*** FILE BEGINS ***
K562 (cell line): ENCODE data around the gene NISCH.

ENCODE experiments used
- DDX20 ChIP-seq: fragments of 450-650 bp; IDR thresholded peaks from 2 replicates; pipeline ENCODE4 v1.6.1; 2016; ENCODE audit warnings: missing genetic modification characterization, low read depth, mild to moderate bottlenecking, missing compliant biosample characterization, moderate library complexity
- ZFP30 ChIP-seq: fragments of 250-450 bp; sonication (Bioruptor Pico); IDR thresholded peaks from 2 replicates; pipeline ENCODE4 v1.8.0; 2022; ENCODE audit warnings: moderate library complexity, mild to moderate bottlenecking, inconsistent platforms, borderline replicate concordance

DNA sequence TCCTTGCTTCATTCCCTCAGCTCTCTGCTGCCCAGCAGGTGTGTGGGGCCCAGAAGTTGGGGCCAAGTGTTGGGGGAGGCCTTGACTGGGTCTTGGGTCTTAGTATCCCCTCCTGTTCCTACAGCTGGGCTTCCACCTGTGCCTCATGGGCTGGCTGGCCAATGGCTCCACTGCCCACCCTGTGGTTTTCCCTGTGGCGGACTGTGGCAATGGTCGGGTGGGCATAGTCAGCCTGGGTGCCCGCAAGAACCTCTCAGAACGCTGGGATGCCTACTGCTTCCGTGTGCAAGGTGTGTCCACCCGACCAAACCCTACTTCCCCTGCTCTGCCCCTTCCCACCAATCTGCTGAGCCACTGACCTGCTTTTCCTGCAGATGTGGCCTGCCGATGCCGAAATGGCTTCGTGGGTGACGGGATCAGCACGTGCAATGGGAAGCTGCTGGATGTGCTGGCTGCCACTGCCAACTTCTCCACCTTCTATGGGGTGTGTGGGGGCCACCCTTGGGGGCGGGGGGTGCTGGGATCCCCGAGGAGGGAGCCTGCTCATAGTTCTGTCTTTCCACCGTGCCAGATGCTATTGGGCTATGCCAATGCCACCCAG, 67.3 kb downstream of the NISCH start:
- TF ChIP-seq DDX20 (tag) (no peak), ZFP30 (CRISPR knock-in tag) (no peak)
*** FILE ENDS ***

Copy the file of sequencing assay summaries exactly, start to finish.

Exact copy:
K562 (cell line): ENCODE data around the gene NISCH.

ENCODE experiments used
- DDX20 ChIP-seq: fragments of 450-650 bp; IDR thresholded peaks from 2 replicates; pipeline ENCODE4 v1.6.1; 2016; ENCODE audit warnings: missing genetic modification characterization, low read depth, mild to moderate bottlenecking, missing compliant biosample characterization, moderate library complexity
- ZFP30 ChIP-seq: fragments of 250-450 bp; sonication (Bioruptor Pico); IDR thresholded peaks from 2 replicates; pipeline ENCODE4 v1.8.0; 2022; ENCODE audit warnings: moderate library complexity, mild to moderate bottlenecking, inconsistent platforms, borderline replicate concordance

DNA sequence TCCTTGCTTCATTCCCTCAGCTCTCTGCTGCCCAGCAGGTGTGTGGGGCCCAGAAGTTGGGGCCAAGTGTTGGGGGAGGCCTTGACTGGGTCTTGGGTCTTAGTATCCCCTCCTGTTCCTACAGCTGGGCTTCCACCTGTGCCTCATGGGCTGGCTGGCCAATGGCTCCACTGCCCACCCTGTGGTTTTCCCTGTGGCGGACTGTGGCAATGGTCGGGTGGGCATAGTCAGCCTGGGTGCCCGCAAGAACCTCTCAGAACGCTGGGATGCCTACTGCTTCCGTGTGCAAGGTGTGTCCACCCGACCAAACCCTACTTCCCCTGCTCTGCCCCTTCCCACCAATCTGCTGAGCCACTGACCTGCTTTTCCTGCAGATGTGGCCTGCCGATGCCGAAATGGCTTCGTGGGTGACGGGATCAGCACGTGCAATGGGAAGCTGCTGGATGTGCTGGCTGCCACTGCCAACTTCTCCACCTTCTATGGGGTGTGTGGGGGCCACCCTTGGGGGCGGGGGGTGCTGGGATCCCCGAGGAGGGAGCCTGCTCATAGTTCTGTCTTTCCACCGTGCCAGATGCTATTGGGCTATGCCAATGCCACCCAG, 67.3 kb downstream of the NISCH start:
- TF ChIP-seq DDX20 (tag) (no peak), ZFP30 (CRISPR knock-in tag) (no peak)